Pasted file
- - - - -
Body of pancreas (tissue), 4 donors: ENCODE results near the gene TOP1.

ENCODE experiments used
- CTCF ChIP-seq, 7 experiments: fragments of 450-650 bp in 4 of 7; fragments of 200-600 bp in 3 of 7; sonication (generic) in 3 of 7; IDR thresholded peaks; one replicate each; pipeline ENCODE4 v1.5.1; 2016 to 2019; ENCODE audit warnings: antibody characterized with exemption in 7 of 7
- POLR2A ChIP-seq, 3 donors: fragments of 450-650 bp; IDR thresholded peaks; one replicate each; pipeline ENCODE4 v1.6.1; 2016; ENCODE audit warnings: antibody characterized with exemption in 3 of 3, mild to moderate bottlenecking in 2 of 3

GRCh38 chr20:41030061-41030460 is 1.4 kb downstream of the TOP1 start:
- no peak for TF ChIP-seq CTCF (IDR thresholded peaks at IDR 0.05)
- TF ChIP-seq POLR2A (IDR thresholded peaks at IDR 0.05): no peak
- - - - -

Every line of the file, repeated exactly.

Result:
Body of pancreas (tissue), 4 donors: ENCODE results near the gene TOP1.

ENCODE experiments used
- CTCF ChIP-seq, 7 experiments: fragments of 450-650 bp in 4 of 7; fragments of 200-600 bp in 3 of 7; sonication (generic) in 3 of 7; IDR thresholded peaks; one replicate each; pipeline ENCODE4 v1.5.1; 2016 to 2019; ENCODE audit warnings: antibody characterized with exemption in 7 of 7
- POLR2A ChIP-seq, 3 donors: fragments of 450-650 bp; IDR thresholded peaks; one replicate each; pipeline ENCODE4 v1.6.1; 2016; ENCODE audit warnings: antibody characterized with exemption in 3 of 3, mild to moderate bottlenecking in 2 of 3

GRCh38 chr20:41030061-41030460 is 1.4 kb downstream of the TOP1 start:
- no peak for TF ChIP-seq CTCF (IDR thresholded peaks at IDR 0.05)
- TF ChIP-seq POLR2A (IDR thresholded peaks at IDR 0.05): no peak